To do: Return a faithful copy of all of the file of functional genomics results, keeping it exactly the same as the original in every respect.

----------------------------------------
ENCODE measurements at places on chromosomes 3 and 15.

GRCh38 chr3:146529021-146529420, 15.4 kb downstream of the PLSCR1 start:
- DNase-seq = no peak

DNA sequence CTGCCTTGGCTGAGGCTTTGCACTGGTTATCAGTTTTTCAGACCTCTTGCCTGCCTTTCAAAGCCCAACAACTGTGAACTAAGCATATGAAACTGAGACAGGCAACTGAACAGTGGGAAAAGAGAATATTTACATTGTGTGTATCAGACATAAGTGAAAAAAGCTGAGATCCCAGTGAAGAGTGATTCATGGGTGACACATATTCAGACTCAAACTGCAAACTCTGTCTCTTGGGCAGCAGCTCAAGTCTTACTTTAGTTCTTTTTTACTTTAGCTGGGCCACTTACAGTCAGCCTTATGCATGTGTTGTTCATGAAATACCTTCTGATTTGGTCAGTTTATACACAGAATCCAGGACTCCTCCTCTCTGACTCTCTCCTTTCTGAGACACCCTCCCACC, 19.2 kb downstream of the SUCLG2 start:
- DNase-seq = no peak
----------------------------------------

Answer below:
ENCODE measurements at places on chromosomes 3 and 15.

GRCh38 chr3:146529021-146529420, 15.4 kb downstream of the PLSCR1 start:
- DNase-seq = no peak

DNA sequence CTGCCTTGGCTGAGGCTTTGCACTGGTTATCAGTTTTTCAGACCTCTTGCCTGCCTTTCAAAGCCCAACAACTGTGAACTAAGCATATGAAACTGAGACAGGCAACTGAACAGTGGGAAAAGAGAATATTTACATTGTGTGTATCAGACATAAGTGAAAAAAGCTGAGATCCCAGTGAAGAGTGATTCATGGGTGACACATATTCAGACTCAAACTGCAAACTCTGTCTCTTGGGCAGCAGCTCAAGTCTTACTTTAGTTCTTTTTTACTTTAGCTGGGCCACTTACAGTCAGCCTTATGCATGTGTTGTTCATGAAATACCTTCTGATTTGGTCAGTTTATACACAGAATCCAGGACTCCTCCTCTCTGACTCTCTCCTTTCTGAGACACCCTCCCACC, 19.2 kb downstream of the SUCLG2 start:
- DNase-seq = no peak